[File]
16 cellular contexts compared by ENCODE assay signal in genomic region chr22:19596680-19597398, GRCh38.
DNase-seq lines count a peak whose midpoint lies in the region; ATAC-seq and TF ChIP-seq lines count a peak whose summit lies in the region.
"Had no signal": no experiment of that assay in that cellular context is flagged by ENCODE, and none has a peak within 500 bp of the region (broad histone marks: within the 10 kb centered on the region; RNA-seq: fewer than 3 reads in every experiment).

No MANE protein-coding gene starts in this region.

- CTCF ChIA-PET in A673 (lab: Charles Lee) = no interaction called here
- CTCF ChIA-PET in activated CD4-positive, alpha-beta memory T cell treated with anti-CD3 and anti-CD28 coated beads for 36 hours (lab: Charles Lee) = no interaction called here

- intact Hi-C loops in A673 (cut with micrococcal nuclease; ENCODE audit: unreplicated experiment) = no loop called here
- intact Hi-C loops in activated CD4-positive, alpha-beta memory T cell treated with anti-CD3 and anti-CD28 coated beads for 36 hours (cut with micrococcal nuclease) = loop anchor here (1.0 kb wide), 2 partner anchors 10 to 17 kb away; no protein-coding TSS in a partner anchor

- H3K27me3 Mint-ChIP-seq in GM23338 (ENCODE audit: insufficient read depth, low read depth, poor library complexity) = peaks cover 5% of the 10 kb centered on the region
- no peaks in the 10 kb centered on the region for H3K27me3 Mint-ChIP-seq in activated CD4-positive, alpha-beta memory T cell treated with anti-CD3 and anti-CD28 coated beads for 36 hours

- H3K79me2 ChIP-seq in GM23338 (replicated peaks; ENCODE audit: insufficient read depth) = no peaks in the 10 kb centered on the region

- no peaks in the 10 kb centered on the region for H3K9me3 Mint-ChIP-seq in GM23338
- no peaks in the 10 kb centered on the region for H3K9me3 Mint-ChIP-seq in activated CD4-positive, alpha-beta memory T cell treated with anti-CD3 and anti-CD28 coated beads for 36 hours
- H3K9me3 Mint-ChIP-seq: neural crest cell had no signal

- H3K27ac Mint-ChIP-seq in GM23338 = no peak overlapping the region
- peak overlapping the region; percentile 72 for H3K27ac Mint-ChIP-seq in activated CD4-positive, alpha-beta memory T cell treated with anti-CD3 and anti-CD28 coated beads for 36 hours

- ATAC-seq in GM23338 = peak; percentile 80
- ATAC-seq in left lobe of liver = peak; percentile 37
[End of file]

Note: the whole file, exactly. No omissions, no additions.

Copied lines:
16 cellular contexts compared by ENCODE assay signal in genomic region chr22:19596680-19597398, GRCh38.
DNase-seq lines count a peak whose midpoint lies in the region; ATAC-seq and TF ChIP-seq lines count a peak whose summit lies in the region.
"Had no signal": no experiment of that assay in that cellular context is flagged by ENCODE, and none has a peak within 500 bp of the region (broad histone marks: within the 10 kb centered on the region; RNA-seq: fewer than 3 reads in every experiment).

No MANE protein-coding gene starts in this region.

- CTCF ChIA-PET in A673 (lab: Charles Lee) = no interaction called here
- CTCF ChIA-PET in activated CD4-positive, alpha-beta memory T cell treated with anti-CD3 and anti-CD28 coated beads for 36 hours (lab: Charles Lee) = no interaction called here

- intact Hi-C loops in A673 (cut with micrococcal nuclease; ENCODE audit: unreplicated experiment) = no loop called here
- intact Hi-C loops in activated CD4-positive, alpha-beta memory T cell treated with anti-CD3 and anti-CD28 coated beads for 36 hours (cut with micrococcal nuclease) = loop anchor here (1.0 kb wide), 2 partner anchors 10 to 17 kb away; no protein-coding TSS in a partner anchor

- H3K27me3 Mint-ChIP-seq in GM23338 (ENCODE audit: insufficient read depth, low read depth, poor library complexity) = peaks cover 5% of the 10 kb centered on the region
- no peaks in the 10 kb centered on the region for H3K27me3 Mint-ChIP-seq in activated CD4-positive, alpha-beta memory T cell treated with anti-CD3 and anti-CD28 coated beads for 36 hours

- H3K79me2 ChIP-seq in GM23338 (replicated peaks; ENCODE audit: insufficient read depth) = no peaks in the 10 kb centered on the region

- no peaks in the 10 kb centered on the region for H3K9me3 Mint-ChIP-seq in GM23338
- no peaks in the 10 kb centered on the region for H3K9me3 Mint-ChIP-seq in activated CD4-positive, alpha-beta memory T cell treated with anti-CD3 and anti-CD28 coated beads for 36 hours
- H3K9me3 Mint-ChIP-seq: neural crest cell had no signal

- H3K27ac Mint-ChIP-seq in GM23338 = no peak overlapping the region
- peak overlapping the region; percentile 72 for H3K27ac Mint-ChIP-seq in activated CD4-positive, alpha-beta memory T cell treated with anti-CD3 and anti-CD28 coated beads for 36 hours

- ATAC-seq in GM23338 = peak; percentile 80
- ATAC-seq in left lobe of liver = peak; percentile 37